Sustaining quality improvement in UK higher education through effective management of best practices

PhD Thesis

Osseo-Asare, Augustus Ernest, Jr 2004. Sustaining quality improvement in UK higher education through effective management of best practices. PhD Thesis
AuthorsOsseo-Asare, Augustus Ernest, Jr
TypePhD Thesis

This Doctoral Thesis raised very important and yet controversial issues relating to the strategic role of `Quality' in the future development of publicly funded higher education institutions (HEIs). The philosophical and empirical underpinnings of these issues relate to the efficiency and effectiveness of alternative approaches for improving Academic Quality. The Thesis provides an alternative holistic and integrated Conceptual Model, which incorporates a composite definition of `Academic Quality'. It depicts Excellent HEIs as those with the ability to meet internal and external demands for quality improvement, by achieving a sustainable balance between the forces for autonomy and accountability to stakeholders. It reveals variability in respondents' ontological and epistemological assumptions, which reflects on the balance between theory and practice. This theory practice linkage underpins this researcher's mindset of critical realism, pragmatism or coherentism as espoused by Tashakkori and Teddlie (1998), Professors Evers and Lakomski (2001). The adoption of a mixed perspective on validity, reliability and generalizability in this thesis complements the positivist deductive approach adopted by Professor Gopal Kanji and Doctor Abdul Tambi in their study of TQM in HEIs (Kanji and Tambi, 2002). Quantitative and Qualitative Analysis of 42 Questionnaires, over 30 Interview Transcripts, and Documentary Evidence of Practice, led to the identification and hierarchical categorization of Critical Success Factors (CSFs). The analysis made use of a system of codes, percentage scaled response scores, and simple test statistics. The Osseo-Asare Scoring Mechanism coupled with the notion of Best Practice Gaps (BPGs) were used in the categorization of quality management practices into `Weak', `Good', `Best, and `Excellent' under each CSF. A general Theory of academic quality management was created by a forensic examination of the nature of the probabilistic associations between CSFs and Best Quality Management Practices, resulting in the synthesis of academic quality management principles and concepts from which fundamental philosophical and empirical assumptions were derived. The principles, concepts, and assumptions represent a holistic and integrated approach to quality in terms of comprising of elements from a wide range of alternative theories of educational management and leadership. This Thesis' major contributions to knowledge, include the introduction of: The notion of Best Practice Gaps (BPGs); The Osseo-Asare Scoring Mechanism; The composite definition of Academic Quality; The multi-dimensional definition of Managerial Leadership for academic quality; The generic Theory and Model for academic quality management; and several specific frameworks and models for effective management of academic quality are also some of the by-products from the Thesis. Eight sets of practical recommendations for sustaining academic quality have been outlined; and the major Areas for Further Research at a post-doctoral level include: " Piloting the Model at the University of Derby and at Penn State University, as part of a Comparative Study on the Model's acceptability and applicability. Piloting the Model in UK HEIs, which are adopting the EFQM Excellence Model, in order to assess the Model's compatibility with the EFQM framework. " Application of Kanji's Methodology to determine Performance Indices for each `autonomy' and `accountability' criterion, and to calculate the Academic Excellence Index for UK HEIs in this Thesis.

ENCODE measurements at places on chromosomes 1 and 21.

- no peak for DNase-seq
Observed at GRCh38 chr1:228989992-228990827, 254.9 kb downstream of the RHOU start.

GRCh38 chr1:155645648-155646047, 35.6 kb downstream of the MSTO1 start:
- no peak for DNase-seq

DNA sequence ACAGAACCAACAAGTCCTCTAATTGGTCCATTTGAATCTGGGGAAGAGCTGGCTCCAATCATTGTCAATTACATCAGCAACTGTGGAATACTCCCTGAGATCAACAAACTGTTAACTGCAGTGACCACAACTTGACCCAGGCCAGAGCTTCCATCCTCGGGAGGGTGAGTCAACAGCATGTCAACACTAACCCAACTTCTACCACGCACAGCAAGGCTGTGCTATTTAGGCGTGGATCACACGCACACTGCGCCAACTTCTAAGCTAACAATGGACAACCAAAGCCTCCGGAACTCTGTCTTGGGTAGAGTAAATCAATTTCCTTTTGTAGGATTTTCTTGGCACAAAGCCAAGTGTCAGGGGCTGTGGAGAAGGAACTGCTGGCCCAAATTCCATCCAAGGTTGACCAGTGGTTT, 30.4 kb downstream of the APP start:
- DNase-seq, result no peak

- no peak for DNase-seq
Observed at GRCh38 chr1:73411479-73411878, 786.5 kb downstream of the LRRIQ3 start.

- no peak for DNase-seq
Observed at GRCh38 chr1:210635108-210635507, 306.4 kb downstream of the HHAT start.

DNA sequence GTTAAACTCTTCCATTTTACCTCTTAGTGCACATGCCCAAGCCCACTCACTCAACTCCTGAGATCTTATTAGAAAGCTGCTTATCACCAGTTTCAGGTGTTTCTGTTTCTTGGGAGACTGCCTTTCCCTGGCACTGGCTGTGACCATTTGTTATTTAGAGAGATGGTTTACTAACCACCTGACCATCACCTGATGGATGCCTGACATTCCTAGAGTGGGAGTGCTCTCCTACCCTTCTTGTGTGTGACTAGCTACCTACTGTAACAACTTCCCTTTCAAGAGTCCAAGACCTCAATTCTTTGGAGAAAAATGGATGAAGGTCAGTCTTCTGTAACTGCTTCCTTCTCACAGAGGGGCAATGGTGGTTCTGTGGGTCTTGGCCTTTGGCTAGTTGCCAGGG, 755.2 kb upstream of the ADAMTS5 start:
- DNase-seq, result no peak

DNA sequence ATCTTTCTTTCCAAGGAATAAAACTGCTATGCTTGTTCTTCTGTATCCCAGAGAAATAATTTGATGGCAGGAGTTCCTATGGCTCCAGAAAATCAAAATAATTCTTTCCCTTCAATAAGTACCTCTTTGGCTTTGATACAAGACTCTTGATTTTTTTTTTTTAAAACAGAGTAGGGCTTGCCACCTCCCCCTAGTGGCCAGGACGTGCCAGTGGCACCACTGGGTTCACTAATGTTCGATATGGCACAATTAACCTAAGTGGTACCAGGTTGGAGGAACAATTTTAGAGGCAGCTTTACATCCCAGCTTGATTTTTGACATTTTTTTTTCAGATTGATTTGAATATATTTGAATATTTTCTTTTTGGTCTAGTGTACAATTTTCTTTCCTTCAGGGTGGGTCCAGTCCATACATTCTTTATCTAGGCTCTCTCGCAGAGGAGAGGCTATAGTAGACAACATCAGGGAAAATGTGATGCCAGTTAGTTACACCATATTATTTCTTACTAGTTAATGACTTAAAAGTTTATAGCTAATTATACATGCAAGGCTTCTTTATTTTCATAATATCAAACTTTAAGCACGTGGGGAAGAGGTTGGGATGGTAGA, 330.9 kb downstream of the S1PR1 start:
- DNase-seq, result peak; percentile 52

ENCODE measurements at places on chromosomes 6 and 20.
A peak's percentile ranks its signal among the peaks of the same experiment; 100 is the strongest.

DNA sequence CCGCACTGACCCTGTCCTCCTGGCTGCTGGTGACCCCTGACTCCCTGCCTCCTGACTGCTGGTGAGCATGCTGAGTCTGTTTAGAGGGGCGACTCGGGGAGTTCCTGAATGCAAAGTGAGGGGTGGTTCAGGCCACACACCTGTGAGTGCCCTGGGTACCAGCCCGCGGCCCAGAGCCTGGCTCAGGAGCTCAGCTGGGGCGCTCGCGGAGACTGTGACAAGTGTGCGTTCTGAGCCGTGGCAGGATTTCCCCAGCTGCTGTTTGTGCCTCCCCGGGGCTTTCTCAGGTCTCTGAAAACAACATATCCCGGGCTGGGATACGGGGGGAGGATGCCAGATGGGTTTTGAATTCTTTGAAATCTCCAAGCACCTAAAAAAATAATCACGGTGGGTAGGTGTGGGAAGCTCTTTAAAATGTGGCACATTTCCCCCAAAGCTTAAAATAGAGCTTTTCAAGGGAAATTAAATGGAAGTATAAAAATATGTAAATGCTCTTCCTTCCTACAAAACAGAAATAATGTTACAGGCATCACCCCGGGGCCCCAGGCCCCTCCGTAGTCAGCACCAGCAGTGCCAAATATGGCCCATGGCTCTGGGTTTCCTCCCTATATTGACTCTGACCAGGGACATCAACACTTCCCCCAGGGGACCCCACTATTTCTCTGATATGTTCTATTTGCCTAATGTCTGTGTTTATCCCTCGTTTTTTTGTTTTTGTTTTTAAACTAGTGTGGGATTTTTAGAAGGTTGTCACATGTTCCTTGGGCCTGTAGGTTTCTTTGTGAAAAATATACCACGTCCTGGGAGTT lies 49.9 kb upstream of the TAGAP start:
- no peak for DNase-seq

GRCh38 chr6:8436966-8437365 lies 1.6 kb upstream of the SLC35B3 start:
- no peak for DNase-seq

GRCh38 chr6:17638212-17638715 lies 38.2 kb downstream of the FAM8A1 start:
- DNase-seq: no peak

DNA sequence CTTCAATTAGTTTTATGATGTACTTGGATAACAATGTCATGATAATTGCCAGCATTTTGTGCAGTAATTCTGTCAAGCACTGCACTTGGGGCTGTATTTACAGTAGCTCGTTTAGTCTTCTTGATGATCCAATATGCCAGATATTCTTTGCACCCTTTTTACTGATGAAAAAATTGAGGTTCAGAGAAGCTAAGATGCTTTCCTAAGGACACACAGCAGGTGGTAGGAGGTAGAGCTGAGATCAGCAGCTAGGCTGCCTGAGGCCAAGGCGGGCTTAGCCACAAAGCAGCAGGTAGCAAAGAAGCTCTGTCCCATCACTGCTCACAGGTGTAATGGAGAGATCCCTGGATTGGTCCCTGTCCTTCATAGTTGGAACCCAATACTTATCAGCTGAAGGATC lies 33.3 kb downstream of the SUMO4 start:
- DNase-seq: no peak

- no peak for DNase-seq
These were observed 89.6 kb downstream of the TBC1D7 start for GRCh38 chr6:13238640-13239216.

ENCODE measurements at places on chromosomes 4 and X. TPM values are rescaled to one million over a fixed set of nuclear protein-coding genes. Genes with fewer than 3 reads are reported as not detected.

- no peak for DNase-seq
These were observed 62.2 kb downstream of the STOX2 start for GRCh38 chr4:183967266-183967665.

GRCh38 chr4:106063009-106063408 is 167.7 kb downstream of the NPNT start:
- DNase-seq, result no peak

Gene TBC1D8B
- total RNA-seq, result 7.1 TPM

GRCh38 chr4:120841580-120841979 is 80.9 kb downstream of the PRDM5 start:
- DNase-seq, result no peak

KeywordsQuality ; Higher Education ; Academic quality
PublisherUniversity of Derby
Digital Object Identifier (DOI)
Web address (URL)hdl:10545/211773
File Access Level
File Access Level
Output statusUnpublished
Publication process dates
Deposited20 Feb 2012, 15:30
Publication dates2004
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